I may add that in my view the Defendant must allege facts which if proved at the trial would constitute a defence to the claim and have a potential to defeat the claim.
 In casu, the Defendant has alleged that there was a verbal agreement to terminate the lease. In my view if Defendant could produce evidence to prove such agreement, this would be sufficient to defeat Plaintiff’s triable issue in this matter and on this ground alone Summary Judgment cannot be granted.
 The Plaintiff also contends that an agreement to terminate the lease agreement before its expiry date is or amounts to a variation of the lease agreement. Ms Van. Der Walt who appeared for the Plaintiff contended that such purported verbal variation of a written lease which contains non – variation clauses is of no force or effect and ought to be disregarded. She maintained that even if such verbal agreement could be proved at a trial in due course it would be of no force or effect.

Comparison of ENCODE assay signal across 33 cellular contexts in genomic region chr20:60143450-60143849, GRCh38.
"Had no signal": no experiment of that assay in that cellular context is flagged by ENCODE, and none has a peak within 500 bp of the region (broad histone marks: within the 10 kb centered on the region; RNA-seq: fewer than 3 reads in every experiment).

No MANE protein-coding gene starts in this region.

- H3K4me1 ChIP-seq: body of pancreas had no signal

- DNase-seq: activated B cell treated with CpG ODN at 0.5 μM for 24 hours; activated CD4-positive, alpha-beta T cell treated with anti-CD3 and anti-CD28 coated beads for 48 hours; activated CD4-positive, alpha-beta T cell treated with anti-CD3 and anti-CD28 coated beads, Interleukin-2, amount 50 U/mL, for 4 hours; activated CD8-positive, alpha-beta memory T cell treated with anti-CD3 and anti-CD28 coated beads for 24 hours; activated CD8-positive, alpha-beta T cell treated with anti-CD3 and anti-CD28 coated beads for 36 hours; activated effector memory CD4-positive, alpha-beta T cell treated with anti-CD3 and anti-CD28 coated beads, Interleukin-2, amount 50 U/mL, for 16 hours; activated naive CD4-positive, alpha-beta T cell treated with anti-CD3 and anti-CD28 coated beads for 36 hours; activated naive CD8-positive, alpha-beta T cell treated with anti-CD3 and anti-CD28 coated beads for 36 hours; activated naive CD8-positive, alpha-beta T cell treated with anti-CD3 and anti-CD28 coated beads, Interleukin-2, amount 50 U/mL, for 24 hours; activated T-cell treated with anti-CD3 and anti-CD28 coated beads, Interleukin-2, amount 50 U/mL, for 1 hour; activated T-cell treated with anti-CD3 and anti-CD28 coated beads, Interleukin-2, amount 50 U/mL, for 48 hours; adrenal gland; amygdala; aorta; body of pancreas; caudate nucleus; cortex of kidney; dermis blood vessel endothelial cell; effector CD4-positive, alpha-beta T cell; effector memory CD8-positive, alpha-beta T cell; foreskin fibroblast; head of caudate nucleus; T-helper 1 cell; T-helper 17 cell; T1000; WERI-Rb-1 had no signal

Ms Van der Walt drew the court’s attention to clause 28.2.1 of the lease agreement which provides:
“ No addition to, variation or consensual cancellation of this agreement shall be of any force or effect unless in writing and signed by or on behalf of the parties.”
 Mr Motsa who appeared for the Defendant however contended that the termination of an agreement is not a variation of same. He therefore maintained that the verbal agreement is valid despite the non – variation clauses.